Polymer complexes have been given a great deal of attention in recent years. The formation of chelates by polymers has widely been used for speciation [1], concentration, sepration [2] and recoveration [3] of metal ions. Stability constants are key parameters for the investigation of equilibria in solution and are very important in many fields such as industerial chemistry [4], enviromental studies [5], as well as medicinal [6] and analytical chemistry. Potentiometeric method is used to determine the average number of ligands coordinated with metal ion and, further, calculation the stability constants of polymermetal complexes [7-10].
Salicylic acid and its derivatives are also biologically important ligands, a well known and widely used derivative, aspirin, reduces the risk of many diseases associated with ageing and is used in the treatment of rheumatic fever, pain, the preventation of thrombosis in vascular system analgesic, antipyretic, anti-flammatory bowel diseases (IBD) and anti-tuberculosis drug [11,12].
As a part of our continuous work reporting on the determination of dissociation and stability constants of some organic compounds and their metal complexes by potentiometric techniques [13-16], we report here the proton-ligand dissociation constants of N-Acryloyl-4- aminosalicylic acid (AAS) and its metal stability constants with (Mn2+, Co2+, Ni2+ and Cu2+) in monomeric and polymeric forms. Furthermore, the corresponding thermodynamic functions are evaluated and discussed. The geometrical structures of the ligand are carried out by HF method with 3-21G basis set.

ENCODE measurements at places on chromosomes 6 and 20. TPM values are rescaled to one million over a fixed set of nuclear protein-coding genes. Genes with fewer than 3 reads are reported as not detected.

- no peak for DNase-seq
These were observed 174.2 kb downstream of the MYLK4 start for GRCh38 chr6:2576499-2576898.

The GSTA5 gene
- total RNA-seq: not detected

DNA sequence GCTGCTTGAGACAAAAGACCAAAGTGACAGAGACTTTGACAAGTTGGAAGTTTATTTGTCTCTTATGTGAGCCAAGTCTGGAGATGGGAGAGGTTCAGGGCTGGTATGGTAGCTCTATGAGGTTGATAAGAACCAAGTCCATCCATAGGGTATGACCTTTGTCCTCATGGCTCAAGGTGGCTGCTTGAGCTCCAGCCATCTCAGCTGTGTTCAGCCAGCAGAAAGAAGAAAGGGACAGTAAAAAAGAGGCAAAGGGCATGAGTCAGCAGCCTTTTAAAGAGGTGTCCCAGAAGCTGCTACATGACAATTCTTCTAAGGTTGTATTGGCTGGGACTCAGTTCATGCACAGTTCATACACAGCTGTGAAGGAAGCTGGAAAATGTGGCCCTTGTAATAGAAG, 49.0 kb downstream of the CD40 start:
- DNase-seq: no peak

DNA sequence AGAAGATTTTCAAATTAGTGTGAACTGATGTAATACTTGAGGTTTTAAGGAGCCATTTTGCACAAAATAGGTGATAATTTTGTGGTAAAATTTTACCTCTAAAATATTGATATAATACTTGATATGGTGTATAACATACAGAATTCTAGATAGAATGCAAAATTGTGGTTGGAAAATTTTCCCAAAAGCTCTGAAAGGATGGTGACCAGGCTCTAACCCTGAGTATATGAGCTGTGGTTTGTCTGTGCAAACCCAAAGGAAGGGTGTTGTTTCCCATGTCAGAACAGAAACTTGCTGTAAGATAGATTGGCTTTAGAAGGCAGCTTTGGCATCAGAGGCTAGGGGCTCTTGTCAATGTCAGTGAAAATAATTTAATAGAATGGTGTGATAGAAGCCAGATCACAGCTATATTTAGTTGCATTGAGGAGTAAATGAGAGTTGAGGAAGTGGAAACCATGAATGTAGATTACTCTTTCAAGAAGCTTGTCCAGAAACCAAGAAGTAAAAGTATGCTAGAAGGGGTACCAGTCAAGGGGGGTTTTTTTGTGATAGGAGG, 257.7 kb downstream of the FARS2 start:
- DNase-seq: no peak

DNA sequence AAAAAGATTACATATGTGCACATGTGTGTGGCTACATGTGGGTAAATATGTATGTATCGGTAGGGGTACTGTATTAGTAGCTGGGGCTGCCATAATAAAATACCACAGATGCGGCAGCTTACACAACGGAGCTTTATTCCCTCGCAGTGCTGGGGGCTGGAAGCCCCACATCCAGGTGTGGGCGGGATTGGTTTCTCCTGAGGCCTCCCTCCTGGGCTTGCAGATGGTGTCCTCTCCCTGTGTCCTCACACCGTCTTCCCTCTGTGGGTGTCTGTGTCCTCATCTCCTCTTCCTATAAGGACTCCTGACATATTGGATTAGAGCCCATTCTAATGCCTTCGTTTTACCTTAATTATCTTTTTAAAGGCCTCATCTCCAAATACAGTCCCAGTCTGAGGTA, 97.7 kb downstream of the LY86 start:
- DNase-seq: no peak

All the compounds and solvents used were purchased from Aldrich or Sigma and used as received without further purification. Acryloyl chloride was used without further purification. It was stored below -18 oC in a tightly glass-stoppered flask. 2,2’-Azobisisobutyronitrile (AIBN) was used as initiator for all polymerizations. It was purified by dissolving it in hot ethanol and left to cool. The pure material was being collected by filtration and then dried [17].
Preparation of N-Acryloyl-4-aminosalicylic acid monomer
N-Acryloyl-4-aminosalicylic acid monomer was prepared previously [13] by the reaction of equimolar amounts of acryloyl chloride and 4-aminosalicylic acid in dry benzene until the evolution of hydrogen chloride ceased forming a gray powder of AAS monomer (Figure 1).
Potentiometeric studies